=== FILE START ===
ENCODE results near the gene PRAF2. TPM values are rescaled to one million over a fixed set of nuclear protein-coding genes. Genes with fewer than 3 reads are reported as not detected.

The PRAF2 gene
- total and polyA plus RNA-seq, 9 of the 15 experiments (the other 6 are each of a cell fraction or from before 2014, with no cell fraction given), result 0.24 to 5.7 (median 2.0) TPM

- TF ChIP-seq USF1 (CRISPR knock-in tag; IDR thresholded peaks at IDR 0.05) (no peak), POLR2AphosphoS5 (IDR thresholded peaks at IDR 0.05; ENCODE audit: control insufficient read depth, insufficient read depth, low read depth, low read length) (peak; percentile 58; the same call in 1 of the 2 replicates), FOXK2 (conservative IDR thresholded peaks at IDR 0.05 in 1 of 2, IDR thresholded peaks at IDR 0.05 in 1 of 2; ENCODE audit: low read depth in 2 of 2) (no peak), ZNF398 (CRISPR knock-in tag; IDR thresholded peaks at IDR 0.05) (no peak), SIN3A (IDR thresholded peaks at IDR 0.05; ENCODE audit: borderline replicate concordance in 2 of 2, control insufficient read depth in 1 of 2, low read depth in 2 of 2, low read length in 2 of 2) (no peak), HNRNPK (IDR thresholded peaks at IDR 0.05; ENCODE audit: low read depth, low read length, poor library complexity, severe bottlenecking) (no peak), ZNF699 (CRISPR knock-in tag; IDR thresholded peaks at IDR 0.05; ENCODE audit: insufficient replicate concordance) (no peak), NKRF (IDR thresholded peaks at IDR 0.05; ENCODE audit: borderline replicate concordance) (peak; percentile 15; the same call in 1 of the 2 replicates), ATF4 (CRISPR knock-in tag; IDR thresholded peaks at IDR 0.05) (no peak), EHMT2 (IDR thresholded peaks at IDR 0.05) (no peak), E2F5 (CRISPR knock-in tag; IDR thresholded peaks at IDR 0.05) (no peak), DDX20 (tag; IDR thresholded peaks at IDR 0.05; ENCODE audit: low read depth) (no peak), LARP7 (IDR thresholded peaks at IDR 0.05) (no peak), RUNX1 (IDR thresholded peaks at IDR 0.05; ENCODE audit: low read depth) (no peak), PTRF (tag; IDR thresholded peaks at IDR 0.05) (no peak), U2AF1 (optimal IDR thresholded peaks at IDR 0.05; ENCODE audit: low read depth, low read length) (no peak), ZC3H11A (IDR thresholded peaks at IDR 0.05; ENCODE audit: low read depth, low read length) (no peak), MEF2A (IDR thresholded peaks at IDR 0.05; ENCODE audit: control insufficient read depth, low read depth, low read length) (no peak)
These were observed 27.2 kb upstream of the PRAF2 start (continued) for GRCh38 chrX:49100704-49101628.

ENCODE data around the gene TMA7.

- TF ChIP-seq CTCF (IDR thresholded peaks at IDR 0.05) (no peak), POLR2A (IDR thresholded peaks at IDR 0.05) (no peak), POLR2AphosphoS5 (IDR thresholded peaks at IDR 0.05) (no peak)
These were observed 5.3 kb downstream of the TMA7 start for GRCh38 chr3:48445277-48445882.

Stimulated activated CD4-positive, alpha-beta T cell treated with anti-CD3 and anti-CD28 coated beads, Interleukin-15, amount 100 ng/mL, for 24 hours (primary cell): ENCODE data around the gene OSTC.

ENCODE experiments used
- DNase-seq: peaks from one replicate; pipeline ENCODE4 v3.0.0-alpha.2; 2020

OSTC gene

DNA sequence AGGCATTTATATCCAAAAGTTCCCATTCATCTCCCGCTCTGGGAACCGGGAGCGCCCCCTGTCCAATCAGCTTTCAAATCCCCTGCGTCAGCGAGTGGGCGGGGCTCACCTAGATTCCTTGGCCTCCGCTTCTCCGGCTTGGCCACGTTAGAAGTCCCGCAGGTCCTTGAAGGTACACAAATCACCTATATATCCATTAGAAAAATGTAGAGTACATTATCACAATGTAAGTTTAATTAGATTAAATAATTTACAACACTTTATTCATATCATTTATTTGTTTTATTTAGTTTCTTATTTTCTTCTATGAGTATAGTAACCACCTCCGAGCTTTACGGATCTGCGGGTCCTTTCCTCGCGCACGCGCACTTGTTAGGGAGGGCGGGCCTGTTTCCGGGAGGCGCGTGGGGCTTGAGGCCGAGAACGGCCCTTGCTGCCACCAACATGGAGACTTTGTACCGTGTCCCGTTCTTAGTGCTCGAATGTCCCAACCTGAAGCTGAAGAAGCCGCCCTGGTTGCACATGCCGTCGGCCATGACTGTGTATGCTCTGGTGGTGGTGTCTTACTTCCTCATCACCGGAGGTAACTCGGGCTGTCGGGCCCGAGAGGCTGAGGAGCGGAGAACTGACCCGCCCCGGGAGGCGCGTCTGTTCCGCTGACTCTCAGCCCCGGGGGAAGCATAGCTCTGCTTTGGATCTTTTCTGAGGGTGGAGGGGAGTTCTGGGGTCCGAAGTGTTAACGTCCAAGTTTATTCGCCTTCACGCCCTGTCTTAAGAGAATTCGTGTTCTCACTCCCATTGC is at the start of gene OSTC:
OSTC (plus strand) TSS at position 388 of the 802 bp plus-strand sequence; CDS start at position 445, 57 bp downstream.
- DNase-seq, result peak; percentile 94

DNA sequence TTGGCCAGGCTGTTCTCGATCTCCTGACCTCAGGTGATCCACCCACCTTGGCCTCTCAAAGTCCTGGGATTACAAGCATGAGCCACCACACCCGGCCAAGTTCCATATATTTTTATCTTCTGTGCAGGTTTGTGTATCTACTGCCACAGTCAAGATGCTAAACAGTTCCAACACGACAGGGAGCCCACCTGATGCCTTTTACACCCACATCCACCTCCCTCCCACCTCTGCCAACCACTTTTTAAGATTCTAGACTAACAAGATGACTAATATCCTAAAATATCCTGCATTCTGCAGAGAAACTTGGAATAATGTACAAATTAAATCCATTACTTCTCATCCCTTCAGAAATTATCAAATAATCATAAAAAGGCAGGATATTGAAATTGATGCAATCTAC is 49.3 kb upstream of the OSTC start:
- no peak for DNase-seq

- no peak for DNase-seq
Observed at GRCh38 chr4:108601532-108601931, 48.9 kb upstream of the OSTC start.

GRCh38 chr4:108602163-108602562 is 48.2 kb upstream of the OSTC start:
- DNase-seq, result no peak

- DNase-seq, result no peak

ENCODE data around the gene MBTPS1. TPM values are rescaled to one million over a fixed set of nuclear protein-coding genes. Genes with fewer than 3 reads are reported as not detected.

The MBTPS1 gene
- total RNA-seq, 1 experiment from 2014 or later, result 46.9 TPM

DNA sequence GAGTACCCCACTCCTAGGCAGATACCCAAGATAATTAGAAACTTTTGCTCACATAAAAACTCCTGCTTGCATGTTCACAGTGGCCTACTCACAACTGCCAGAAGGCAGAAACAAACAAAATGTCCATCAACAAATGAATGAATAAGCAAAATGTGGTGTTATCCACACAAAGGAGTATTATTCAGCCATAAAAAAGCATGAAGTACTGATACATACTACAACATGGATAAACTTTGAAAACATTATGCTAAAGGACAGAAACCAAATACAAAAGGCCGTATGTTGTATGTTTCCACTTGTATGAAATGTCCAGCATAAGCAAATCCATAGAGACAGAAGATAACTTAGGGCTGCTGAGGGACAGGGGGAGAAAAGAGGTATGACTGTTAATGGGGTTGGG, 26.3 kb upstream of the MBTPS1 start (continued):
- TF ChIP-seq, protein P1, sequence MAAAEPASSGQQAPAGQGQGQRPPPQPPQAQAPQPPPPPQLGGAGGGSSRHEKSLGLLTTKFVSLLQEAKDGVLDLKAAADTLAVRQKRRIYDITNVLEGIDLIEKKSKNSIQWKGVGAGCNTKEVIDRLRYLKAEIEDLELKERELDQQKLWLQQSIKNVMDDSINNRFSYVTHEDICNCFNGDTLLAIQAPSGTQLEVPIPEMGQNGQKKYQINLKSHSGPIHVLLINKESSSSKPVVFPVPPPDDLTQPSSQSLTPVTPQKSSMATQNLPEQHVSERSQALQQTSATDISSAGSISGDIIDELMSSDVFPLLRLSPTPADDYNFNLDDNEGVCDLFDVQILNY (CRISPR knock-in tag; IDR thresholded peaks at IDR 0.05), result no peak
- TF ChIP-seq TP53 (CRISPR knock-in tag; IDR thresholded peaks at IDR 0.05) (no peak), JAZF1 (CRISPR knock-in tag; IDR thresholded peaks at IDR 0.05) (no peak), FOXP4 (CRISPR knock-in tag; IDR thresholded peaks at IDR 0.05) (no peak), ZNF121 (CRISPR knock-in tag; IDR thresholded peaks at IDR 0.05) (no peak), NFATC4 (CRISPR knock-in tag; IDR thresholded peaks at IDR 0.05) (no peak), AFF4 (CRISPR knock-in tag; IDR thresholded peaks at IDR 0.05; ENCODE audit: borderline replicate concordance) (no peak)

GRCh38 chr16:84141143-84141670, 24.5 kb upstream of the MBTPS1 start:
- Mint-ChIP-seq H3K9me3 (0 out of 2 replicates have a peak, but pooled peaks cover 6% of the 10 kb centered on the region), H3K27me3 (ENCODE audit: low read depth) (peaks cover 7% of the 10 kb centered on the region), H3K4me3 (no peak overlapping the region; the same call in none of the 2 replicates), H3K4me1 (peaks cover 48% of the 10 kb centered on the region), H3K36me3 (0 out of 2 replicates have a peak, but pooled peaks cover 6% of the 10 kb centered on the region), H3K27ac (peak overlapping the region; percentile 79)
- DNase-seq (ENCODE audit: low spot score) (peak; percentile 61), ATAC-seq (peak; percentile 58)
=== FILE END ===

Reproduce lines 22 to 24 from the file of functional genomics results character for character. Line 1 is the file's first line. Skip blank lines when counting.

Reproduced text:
- DNase-seq, result no peak

ENCODE data around the gene MBTPS1. TPM values are rescaled to one million over a fixed set of nuclear protein-coding genes. Genes with fewer than 3 reads are reported as not detected.

The MBTPS1 gene